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Koch-Antiqua

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Koch-Antiqua is a serif typeface intended for decorative and display use, designed by Rudolf Koch and published by his employer the Klingspor Type Foundry from 1922 onwards. It is a delicate face with a low x-height, intended for decorative printing rather than for extended body text.[1]

Koch-Antiqua was Koch’s first roman or “Antiqua” type (the kind generally used in western Europe, as opposed to blackletter writing) and achieved considerable attention both in Germany and abroad. It was exported under the names “Locarno” and “Eve”. Walter Tracy commented of it “I know of no type more elegant…Koch Antiqua is a highly individual design. It reveals the working of a fastidious mind and a skilful hand…perfectly suited to express in print the idea of elegance”.[1]

Contents

FamilyEdit

Koch-Antiqua was released in several weights:

  • Roman (the regular weight) - the only style digitised by Linotype
  • "Kursiv" - a mixture of a true italic (in which the letters take handwriting forms) and oblique (simply slanted, as in the ‘a’). The capitals have a line drawn in them at larger sizes, an effect that in Tracy’s words “only a designer thoroughly familiar with the elaborate capitals of some of the older German gothic lettering, and uninhibited by the traditions of roman and italic, would apply”.[1][a]
  • Bold ("groß") and bold italic, with a more "carved" design[1]
  • “Oberlängen”: Double-height capitals and letters with ascenders, making the lower-case look even more small and delicate[5]
  • Decorative capitals: Zierbuchstaben, inline capitals and Initialen, floral designs created by Koch’s associate Willi Harwerth.
  • Extra-bold weight ("fett")

A number of unauthorised imitations were later created by American Type Founders under the names of Rivioli and Paramount.[6][7]

DigitisationsEdit

Koch-Antiqua has never been fully digitised, but a number of releases of some of the weights have been created. According to Paul Shaw, Eva Antiqua is the most complete digitisation, which also adds digitisations of the bold weights of the ATF knockoff font Paramount.[8] None of the releases available as of 2011 include the decorative and extra-high letters of the original.[5] At least one freeware implementation uses the Zierbuchstaben as its basis.[9]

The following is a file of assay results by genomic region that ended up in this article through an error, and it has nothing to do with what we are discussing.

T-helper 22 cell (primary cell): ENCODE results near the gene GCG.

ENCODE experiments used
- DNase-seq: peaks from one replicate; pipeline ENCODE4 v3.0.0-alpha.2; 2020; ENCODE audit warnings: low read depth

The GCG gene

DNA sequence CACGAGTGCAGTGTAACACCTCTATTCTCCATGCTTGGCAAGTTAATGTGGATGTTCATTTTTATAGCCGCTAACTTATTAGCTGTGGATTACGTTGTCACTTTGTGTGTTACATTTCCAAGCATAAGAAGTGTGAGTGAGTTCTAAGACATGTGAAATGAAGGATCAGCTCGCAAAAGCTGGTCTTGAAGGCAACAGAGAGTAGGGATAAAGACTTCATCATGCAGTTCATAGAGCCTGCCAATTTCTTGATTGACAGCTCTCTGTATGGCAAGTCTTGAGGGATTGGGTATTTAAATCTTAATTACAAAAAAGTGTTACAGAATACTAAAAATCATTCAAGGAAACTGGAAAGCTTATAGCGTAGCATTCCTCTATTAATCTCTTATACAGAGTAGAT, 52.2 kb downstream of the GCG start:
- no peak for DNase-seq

ReferencesEdit

  1. ^ a b c d Tracy, Walter. Letters of Credit. pp. 153–173. Retrieved 19 December 2016. 
  2. ^ Hendrik D. L. Vervliet (19 December 2013). Post-Incunabula en Hun Uitgevers in de Lage Landen / Post-Incunabula and Their Publishers in the Low Countries: Een bloemlezing gebaseerd op Wouter Nijhoff’s L’Art typographique uitgegeven ter gelegenheid van het 125-jarig bestaan van Martinus Nijhoff op 1 januari 1978 / A selection based on Wouter Nijhoff’s L’Art typographique published in commemoration of the 125th anniversary of Martinus Nijhoff on January 1, 1978. Springer. pp. 142–4. ISBN 978-94-017-4814-8. 
  3. ^ Vervliet, H. D. L. (1968). "Lambrecht's Bourgeois Italic". Sixteenth-Century printing types of the Low Countries. Houten: Hes & De Graaf. ISBN 9789061948599. 
  4. ^ Lambrecht, Joos (1539). Refereynen int vroede... Ghent: Joos Lambrecht. Retrieved 25 March 2017. 
  5. ^ a b Shaw, Paul. "Overlooked Typefaces". Print magazine. Retrieved 2 July 2015. 
  6. ^ Loxley, Simon. "Font Wars: A Story On Rivalry Between Type Foundries". Smashing Magazine. Retrieved 20 March 2016. 
  7. ^ Allan Haley (15 September 1992). Typographic Milestones. John Wiley & Sons. pp. 69–76. ISBN 978-0-471-28894-7. 
  8. ^ "Eva Antiqua". MyFonts. Speice Graphics. Retrieved 26 December 2016. 
  9. ^ Steffman, Dieter (2005). "Koch-Antiqua Zier". DaFont.com. Retrieved March 5, 2018. 
  1. ^ Although presumably an independent invention, Koch was not the first to think of combining italic with blackletter inline capitals: the idea was used somewhat chaotically by Ghent printer Joos Lambrecht in the introduction to a book of 1539, which also introduced roman type to the Low Countries.[2][3][4]

External linksEdit